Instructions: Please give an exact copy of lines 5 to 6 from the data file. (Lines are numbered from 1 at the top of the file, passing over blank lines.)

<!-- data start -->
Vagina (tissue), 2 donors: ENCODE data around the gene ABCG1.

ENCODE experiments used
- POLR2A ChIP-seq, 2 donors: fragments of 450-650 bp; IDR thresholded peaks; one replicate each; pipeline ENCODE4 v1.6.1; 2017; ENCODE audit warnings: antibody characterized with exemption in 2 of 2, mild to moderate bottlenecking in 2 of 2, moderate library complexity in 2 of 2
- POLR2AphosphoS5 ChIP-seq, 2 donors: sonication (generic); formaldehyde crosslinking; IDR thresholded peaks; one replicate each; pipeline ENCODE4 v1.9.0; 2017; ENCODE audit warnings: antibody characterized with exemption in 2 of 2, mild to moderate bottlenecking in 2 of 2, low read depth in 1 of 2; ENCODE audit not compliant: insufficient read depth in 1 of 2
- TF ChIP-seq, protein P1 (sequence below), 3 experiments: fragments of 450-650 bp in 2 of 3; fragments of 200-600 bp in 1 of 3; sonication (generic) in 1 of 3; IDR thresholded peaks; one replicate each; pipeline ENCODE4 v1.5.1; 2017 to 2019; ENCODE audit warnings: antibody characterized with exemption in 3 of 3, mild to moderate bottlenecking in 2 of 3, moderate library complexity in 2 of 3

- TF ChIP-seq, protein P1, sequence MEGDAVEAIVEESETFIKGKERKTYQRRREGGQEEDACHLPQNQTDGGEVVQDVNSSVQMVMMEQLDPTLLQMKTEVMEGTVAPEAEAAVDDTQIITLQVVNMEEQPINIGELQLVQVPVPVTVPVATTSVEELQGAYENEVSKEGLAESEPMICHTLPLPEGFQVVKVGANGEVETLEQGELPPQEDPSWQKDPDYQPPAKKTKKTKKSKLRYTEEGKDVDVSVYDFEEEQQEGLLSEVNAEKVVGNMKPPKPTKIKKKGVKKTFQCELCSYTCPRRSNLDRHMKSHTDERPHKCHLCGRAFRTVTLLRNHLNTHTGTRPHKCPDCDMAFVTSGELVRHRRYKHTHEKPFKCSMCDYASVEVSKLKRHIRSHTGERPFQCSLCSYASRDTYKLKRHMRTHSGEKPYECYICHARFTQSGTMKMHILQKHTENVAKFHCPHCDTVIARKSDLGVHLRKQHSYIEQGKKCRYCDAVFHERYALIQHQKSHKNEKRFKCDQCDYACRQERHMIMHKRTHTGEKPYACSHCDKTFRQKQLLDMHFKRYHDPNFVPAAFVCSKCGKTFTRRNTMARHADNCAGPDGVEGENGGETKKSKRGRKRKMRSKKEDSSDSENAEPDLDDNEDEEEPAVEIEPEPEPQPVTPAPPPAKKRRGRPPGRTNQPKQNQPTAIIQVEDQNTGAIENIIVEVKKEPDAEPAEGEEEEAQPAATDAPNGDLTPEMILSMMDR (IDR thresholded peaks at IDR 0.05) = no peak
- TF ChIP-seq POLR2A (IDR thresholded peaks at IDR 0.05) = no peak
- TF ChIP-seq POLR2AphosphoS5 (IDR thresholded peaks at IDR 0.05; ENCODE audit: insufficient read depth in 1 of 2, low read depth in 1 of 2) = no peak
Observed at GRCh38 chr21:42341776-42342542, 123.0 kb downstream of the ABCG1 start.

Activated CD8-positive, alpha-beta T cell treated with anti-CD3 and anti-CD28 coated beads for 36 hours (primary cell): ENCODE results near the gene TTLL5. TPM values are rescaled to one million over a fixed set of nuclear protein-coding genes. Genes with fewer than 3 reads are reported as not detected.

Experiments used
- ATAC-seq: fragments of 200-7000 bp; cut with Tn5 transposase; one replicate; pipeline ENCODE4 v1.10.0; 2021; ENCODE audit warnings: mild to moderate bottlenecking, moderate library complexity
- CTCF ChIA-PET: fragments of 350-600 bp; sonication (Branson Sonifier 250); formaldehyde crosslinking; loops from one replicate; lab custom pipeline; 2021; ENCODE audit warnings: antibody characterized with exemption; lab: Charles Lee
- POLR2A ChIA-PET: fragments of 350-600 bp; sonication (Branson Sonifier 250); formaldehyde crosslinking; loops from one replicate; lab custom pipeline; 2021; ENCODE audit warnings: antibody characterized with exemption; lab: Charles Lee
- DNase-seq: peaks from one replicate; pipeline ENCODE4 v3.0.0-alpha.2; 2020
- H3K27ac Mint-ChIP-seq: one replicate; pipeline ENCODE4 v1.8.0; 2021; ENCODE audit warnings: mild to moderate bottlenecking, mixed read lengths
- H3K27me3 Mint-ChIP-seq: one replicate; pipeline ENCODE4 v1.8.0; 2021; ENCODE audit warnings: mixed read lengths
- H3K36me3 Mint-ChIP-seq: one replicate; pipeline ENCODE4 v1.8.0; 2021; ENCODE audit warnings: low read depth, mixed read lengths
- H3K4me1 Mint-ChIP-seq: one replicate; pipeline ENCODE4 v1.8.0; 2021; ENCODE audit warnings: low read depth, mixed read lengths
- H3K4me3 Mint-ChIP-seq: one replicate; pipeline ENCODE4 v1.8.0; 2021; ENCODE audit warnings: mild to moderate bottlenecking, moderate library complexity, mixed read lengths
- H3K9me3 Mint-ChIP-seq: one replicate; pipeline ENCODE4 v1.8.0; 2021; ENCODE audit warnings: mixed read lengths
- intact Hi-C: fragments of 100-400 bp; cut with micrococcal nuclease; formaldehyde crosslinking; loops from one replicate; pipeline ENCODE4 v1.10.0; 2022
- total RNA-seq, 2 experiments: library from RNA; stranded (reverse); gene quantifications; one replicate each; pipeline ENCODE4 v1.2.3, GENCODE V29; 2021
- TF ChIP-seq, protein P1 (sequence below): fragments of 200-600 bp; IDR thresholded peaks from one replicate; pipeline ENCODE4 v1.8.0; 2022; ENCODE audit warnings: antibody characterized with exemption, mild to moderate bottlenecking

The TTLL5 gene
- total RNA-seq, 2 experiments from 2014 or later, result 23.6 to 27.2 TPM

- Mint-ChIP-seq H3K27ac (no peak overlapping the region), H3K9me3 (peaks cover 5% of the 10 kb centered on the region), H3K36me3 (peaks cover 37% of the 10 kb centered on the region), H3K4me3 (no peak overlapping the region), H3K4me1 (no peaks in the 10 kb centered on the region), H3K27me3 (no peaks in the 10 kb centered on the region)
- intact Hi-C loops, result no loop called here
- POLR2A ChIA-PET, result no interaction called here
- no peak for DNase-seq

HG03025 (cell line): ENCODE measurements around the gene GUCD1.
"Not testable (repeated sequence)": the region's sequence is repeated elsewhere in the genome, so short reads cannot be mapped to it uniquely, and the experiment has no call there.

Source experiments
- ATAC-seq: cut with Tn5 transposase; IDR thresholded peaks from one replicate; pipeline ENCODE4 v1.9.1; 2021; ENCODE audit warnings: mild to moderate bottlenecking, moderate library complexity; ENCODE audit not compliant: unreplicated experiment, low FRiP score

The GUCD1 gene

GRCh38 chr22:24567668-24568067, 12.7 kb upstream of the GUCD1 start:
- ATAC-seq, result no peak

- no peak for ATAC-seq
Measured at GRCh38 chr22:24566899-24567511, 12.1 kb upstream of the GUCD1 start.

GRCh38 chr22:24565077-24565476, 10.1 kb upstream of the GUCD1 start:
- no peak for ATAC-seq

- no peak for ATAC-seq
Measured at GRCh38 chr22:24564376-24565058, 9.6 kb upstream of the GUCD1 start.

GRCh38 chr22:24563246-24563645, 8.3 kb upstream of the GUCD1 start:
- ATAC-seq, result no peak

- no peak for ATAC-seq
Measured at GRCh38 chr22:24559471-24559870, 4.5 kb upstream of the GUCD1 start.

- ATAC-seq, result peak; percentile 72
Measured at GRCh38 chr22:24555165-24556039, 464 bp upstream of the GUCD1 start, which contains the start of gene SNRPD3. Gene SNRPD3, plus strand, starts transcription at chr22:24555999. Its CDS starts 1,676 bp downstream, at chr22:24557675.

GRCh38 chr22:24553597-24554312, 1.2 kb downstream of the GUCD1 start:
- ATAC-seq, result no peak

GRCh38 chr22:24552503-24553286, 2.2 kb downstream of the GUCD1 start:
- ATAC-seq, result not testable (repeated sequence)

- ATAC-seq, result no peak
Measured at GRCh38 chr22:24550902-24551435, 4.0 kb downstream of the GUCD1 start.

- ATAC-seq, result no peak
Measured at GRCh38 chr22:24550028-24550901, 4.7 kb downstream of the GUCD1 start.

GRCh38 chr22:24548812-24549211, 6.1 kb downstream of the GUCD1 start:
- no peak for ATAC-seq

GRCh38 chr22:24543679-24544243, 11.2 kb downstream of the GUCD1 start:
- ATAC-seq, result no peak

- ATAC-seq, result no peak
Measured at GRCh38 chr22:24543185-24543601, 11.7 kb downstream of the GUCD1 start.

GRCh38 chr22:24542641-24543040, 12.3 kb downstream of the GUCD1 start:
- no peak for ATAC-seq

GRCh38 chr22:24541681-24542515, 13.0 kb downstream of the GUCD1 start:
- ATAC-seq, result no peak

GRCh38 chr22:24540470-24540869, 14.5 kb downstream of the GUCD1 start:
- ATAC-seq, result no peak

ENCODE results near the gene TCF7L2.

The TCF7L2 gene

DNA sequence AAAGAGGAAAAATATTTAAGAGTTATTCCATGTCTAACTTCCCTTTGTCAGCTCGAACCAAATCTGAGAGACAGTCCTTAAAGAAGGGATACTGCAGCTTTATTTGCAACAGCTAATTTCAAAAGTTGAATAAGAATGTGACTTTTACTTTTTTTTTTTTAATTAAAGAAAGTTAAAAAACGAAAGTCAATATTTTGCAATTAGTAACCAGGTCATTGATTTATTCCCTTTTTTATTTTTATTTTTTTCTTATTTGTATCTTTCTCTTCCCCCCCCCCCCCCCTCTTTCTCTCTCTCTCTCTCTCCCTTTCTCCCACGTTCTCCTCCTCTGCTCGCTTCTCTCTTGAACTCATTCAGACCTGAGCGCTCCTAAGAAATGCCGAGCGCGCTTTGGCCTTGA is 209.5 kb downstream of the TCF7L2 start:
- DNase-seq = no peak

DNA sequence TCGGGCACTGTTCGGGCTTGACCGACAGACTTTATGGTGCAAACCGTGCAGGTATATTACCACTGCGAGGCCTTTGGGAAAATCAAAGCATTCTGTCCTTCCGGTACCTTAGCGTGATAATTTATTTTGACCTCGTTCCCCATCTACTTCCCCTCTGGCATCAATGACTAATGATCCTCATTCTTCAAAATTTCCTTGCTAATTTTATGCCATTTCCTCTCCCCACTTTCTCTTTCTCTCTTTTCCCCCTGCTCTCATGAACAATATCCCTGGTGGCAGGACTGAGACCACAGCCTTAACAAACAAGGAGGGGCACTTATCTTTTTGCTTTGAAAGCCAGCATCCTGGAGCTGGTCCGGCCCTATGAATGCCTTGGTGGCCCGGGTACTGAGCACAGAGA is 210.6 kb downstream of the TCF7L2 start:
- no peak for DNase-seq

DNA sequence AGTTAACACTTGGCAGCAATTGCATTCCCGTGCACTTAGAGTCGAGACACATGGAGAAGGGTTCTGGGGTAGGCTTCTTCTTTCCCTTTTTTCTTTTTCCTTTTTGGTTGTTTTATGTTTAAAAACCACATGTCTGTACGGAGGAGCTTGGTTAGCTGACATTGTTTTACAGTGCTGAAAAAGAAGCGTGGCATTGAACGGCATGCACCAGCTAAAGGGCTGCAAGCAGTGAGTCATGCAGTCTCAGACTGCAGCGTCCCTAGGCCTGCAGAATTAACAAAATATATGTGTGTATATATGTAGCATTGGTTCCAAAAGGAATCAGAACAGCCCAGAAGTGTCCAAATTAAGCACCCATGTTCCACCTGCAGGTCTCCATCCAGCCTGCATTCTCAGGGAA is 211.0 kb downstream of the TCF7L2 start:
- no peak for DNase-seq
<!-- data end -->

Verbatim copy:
- TF ChIP-seq, protein P1 (sequence below), 3 experiments: fragments of 450-650 bp in 2 of 3; fragments of 200-600 bp in 1 of 3; sonication (generic) in 1 of 3; IDR thresholded peaks; one replicate each; pipeline ENCODE4 v1.5.1; 2017 to 2019; ENCODE audit warnings: antibody characterized with exemption in 3 of 3, mild to moderate bottlenecking in 2 of 3, moderate library complexity in 2 of 3

- TF ChIP-seq, protein P1, sequence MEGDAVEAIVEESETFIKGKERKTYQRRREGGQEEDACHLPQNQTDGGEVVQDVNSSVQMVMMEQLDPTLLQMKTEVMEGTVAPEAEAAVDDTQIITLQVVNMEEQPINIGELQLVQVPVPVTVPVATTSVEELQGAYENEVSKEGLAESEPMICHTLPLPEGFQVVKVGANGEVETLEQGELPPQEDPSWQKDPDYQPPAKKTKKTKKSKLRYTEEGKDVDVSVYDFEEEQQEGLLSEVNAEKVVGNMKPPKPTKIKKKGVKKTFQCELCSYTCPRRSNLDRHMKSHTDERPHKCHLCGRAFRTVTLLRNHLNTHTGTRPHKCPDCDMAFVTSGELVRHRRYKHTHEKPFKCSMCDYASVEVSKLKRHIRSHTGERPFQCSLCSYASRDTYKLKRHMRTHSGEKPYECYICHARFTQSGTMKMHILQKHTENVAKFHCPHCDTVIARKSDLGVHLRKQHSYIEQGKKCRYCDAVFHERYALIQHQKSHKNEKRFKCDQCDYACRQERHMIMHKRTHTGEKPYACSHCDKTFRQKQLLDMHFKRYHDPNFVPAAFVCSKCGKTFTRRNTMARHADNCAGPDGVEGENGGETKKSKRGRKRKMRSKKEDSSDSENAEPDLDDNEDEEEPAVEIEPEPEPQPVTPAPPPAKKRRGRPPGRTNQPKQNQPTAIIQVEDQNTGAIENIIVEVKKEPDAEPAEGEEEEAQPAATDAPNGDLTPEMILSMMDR (IDR thresholded peaks at IDR 0.05) = no peak